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How do I gain experience to become a head basketball coach?

Hello, I'm an 18 yr old college student and for future reference, I was wondering what is the best route to go in order to become a head basketball coach. I want to coach the high school, college level, and hopefully one day the pros as I love the game and love to strategize. How should I start should I try to find a high school or college coach to learn from or is there a distinct way. #coaching-basketball #coaching #sports #basketball

Thank you comment icon Hey, Deshawn. The first thing I would do is to talk to the basketball coach at your high school. Ask them what they studied, how they prepared for their career, etc. It is best to get a first hand account of how to pursue a career in coaching. In order to become a collegiate coach, it is all about networking. You have to build up respect in the basketball community as a coach. Some do it by taking their teams to state championships or being really specialized in an aspect of basketball. The way most people become a head coach is that they are assistant coaches on a team, and eventually, they are promoted to head coach. Hope this helps! Ramtin
Thank you comment icon I agree with Ramtin's advice. I would like to add on to their idea by suggesting also more education. Usually just about anyone can coach at a highschool level if they are experienced. Community college is similar, but I would suggest you try to research to get a degree in exercise science. If you see yourself working with the Pros, you would need at minimum a BA in sports psychology or exercise science to be taken seriously. I would imagine you would need a masters degree and interning with a pro team to get yourself started. Do not delay and waste years avoiding education if you see yourself there one day. Linda

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Paul’s Answer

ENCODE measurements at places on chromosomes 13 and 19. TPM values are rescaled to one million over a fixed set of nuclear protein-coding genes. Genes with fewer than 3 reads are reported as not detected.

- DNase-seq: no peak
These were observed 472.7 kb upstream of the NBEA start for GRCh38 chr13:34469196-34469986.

You will have to start at the bottom levels.

As, I recall Roy Williams worked as a graduate assistant, and then a high school coach, before becoming a long time assistant at North Carolina and then head coach at Kansas.

If you cannot be a graduate assistant, you may have to start with YMCA, Boys Club and AAU teams.

You might check out local colleges for education programs in coaching, which will enable you to coach and earn credit as part of the education program.
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George’s Answer

Deshawn, I have coached Middle School and Youth Basketball and love the excitement and energy of basketball and working with a core group of boys building a team first culture. I would recommend you reach out to a youth program in your area and gain some experience there. Most High Schools and College levels expect their coaches to have degrees and a Minor in coaching so hopefully you are going to school. If you go to college reach out to someone within the schools basketball program and see if you can become a team manager. It is a lot of work and is volunteer but you will learn so much. Some High Schools coaches will also have volunteers as assistant coaches that help with their JV and Freshman teams. Best of luck!
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Idris’s Answer

The best way is to volunteer at a lower level, maybe with kids.  There are coaching clinics that you can attend where you can learn from experienced coaches around the country.  This will help broaden your understanding of what it takes to coach, not from an X's and O's perspective but from a leadership perspective.  The best coaches are not necessarily the best X and O coaches, but are the best at leading people.  Best coaches have the ability to motivate, inspire and lead a collective group of people to work together as a team and achieve goals.